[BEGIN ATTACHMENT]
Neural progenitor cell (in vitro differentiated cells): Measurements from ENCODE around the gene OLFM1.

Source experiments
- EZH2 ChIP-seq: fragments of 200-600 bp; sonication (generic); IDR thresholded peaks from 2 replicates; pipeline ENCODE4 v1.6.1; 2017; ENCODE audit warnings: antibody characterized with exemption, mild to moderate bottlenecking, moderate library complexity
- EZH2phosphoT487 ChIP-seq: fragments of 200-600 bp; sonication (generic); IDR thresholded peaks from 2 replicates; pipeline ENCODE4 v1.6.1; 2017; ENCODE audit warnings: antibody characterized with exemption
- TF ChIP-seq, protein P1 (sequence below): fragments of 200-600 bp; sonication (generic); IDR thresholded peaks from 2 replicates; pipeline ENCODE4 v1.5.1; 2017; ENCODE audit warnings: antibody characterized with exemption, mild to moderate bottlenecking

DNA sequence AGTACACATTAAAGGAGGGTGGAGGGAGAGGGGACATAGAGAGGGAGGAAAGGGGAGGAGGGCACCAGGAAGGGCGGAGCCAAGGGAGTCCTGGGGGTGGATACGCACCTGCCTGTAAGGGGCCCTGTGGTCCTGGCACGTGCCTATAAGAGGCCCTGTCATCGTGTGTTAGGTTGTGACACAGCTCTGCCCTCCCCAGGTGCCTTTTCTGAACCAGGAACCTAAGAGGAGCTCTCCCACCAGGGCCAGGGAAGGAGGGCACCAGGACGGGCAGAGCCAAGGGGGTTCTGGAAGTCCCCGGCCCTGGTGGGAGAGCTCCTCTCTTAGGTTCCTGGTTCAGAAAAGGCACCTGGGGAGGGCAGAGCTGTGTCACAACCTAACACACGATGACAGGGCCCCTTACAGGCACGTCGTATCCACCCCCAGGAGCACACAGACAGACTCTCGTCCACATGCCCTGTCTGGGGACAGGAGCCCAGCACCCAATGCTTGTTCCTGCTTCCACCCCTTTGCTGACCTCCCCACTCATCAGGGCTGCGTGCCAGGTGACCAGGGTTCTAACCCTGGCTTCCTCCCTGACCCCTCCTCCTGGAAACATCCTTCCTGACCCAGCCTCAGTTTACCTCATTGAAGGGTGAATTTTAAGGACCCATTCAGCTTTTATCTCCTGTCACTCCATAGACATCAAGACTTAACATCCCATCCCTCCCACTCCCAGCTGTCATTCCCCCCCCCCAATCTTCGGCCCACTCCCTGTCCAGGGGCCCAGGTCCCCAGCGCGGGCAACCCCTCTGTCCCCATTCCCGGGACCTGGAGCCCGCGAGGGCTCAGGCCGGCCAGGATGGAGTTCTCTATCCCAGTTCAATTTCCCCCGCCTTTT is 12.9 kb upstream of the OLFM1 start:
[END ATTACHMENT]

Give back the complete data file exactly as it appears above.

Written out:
Neural progenitor cell (in vitro differentiated cells): Measurements from ENCODE around the gene OLFM1.

Source experiments
- EZH2 ChIP-seq: fragments of 200-600 bp; sonication (generic); IDR thresholded peaks from 2 replicates; pipeline ENCODE4 v1.6.1; 2017; ENCODE audit warnings: antibody characterized with exemption, mild to moderate bottlenecking, moderate library complexity
- EZH2phosphoT487 ChIP-seq: fragments of 200-600 bp; sonication (generic); IDR thresholded peaks from 2 replicates; pipeline ENCODE4 v1.6.1; 2017; ENCODE audit warnings: antibody characterized with exemption
- TF ChIP-seq, protein P1 (sequence below): fragments of 200-600 bp; sonication (generic); IDR thresholded peaks from 2 replicates; pipeline ENCODE4 v1.5.1; 2017; ENCODE audit warnings: antibody characterized with exemption, mild to moderate bottlenecking

DNA sequence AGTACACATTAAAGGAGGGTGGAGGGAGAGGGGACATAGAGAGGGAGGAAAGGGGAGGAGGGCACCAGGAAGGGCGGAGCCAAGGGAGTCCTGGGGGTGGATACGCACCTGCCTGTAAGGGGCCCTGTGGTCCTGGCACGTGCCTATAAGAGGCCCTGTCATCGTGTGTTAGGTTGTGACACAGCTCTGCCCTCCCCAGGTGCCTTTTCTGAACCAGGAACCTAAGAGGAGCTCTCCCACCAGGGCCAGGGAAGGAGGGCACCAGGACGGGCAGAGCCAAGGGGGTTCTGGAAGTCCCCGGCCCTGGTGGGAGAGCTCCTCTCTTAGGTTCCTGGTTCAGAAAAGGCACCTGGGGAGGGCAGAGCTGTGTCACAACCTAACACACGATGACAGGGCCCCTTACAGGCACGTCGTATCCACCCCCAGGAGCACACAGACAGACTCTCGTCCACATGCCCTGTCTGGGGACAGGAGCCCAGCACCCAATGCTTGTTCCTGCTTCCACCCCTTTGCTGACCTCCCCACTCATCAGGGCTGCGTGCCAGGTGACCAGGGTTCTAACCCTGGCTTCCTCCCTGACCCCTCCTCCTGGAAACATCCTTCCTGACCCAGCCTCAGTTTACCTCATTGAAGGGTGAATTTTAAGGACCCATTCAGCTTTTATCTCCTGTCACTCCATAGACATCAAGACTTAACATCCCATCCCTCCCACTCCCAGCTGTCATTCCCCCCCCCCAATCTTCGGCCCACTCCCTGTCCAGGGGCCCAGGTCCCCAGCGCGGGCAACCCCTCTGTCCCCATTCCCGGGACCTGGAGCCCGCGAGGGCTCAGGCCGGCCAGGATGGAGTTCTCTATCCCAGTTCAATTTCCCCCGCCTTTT is 12.9 kb upstream of the OLFM1 start: